Digital and social are embedded into our core. I don’t think that one can look at them as a separate business. It certainly is core to how we should always think about public relations today. It provides more opportunity to bring new thinking to clients and to generate content that could be repurposed across multiple platforms. We call it content fusion in terms of how we push out the information across multiple channels.

In terms of the work environment — we have, by design, looked to recruit not only great PR people who might have experience working for other agencies or on the corporate side, but also people from other backgrounds. We brought in people depending on the nature of the practice — we have public policy experts, we have people from government, we have lawyers who are essential to our corporate and issues practice.

In the marketing realm we increasingly are hiring former journalists to help with content creation, videographers and advertising people who are looking to PR agencies as an interesting and natural evolution for their careers. When you put that all together, it creates a very dynamic environment. I like to think it’s a nice place to work. People genuinely enjoy each other.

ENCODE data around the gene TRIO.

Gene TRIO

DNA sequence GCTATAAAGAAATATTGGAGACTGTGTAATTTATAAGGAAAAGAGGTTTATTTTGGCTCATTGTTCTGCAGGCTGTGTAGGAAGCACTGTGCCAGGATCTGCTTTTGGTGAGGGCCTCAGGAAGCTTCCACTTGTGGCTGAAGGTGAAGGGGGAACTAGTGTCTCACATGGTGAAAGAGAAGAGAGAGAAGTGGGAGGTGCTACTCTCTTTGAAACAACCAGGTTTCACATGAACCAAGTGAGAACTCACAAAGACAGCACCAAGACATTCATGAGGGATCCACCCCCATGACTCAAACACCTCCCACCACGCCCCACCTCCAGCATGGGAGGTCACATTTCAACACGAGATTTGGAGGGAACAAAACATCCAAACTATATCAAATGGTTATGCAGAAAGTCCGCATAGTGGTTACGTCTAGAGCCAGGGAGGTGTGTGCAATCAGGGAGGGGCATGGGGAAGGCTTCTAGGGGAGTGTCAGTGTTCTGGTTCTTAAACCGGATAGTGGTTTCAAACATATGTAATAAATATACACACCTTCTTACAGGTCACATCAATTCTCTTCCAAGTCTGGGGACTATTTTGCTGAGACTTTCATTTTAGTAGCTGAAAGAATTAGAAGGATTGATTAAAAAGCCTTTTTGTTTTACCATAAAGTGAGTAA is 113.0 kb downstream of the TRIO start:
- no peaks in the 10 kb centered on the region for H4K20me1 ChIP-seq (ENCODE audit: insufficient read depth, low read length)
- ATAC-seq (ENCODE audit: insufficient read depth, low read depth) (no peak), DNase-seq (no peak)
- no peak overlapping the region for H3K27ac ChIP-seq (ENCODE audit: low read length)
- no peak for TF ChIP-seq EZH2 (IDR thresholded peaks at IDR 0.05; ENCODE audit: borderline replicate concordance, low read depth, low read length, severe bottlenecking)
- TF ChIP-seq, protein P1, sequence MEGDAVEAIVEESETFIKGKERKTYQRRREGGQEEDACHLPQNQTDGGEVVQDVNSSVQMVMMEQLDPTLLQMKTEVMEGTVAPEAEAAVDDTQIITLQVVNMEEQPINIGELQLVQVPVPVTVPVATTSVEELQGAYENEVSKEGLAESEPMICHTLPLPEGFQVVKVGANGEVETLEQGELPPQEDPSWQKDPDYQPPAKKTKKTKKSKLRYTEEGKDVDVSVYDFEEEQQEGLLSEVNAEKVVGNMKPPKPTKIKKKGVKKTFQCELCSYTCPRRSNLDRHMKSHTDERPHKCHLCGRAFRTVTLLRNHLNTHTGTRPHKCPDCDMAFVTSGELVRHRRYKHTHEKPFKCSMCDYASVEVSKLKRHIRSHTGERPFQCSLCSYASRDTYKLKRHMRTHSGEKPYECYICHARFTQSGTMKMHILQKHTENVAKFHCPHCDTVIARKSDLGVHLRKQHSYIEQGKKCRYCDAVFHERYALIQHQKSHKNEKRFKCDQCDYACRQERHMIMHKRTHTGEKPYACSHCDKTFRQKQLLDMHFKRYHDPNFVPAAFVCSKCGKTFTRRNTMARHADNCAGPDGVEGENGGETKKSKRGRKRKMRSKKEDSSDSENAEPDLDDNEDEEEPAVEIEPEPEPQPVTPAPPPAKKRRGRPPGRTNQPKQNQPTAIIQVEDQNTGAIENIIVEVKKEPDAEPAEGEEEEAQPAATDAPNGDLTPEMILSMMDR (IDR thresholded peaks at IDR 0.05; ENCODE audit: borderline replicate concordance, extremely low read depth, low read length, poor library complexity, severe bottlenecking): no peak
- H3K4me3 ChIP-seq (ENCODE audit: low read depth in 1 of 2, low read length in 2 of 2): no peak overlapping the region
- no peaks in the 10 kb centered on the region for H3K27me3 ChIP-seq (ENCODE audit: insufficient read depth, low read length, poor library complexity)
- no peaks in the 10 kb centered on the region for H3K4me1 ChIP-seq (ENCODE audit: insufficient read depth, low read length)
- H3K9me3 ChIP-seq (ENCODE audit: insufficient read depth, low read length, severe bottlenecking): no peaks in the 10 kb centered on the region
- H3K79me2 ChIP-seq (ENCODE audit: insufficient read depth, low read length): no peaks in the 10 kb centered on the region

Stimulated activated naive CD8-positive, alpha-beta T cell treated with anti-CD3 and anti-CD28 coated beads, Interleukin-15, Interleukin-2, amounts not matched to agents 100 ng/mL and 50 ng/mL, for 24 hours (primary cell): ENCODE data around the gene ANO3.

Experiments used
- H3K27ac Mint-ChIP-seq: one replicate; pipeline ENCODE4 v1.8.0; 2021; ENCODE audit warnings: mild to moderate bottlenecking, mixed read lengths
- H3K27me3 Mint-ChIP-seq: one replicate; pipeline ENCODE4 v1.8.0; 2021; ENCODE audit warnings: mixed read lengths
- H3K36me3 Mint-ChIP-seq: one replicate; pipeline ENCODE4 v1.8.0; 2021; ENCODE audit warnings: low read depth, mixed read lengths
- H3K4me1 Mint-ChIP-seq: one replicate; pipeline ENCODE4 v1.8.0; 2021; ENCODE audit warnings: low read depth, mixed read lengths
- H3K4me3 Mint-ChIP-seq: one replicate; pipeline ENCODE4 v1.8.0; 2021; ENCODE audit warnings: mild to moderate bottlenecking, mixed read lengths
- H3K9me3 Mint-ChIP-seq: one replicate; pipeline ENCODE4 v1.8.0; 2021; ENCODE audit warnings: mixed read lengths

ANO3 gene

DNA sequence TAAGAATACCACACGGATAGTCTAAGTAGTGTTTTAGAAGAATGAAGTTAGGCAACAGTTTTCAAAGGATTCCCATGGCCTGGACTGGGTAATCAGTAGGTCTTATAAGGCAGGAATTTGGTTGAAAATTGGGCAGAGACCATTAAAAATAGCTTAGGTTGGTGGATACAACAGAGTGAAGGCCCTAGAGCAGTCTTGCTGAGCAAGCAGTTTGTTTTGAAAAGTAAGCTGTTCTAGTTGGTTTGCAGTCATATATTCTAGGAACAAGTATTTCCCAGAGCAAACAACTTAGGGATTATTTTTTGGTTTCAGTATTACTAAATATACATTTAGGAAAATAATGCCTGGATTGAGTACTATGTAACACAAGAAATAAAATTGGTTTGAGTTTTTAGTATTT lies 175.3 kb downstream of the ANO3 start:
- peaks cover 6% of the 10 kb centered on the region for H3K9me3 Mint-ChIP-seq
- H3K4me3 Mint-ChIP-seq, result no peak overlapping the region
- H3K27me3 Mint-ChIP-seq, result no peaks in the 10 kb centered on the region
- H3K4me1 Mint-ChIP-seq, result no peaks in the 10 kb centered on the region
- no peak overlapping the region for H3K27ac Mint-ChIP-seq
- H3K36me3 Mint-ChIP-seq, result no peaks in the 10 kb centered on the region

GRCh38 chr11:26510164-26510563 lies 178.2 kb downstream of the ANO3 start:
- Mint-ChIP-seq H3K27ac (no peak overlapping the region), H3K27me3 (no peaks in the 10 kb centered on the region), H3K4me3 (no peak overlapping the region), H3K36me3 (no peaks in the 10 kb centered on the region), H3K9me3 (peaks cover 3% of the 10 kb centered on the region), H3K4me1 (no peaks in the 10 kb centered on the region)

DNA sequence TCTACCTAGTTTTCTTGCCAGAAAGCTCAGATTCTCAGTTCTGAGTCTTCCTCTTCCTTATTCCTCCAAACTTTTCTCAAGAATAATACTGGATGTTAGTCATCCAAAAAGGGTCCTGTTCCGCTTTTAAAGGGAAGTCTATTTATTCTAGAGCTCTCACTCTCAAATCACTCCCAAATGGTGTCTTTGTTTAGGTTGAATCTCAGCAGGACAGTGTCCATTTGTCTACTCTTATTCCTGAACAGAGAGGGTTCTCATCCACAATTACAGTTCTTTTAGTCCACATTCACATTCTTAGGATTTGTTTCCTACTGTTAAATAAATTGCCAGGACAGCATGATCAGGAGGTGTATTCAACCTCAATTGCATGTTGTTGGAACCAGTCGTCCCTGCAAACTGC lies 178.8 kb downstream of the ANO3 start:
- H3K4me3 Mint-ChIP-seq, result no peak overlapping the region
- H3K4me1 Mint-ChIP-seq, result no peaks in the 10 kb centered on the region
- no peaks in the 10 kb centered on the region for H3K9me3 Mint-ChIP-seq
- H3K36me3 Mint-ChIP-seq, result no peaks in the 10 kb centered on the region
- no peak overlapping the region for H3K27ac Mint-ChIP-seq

You mentioned hiring. Do you see a lot of people out there looking for work? Are you getting overwhelmed with résumés?

The interest in public relations transcends whatever the economic cycle might be. It’s an exciting business. On the agency side, you have the opportunity to work on a variety of challenges for clients in different industry sectors.

As a side note, I will say that I’m getting more résumés than ever before because as a father of a 22 year old and a 19 year old, on top of the usual résumés one gets from folks looking to enter the profession, I now have everybody who ever thought about public relations sending me résumés [saying] they’re connected somehow to my friends and family. [Laughs.]

What PR positions have been more challenging for the agency to fill?

Our business is becoming more specialized. So you want people who have deep subject matter expertise. Sometimes that requires deep exploration to find the people with the right expertise.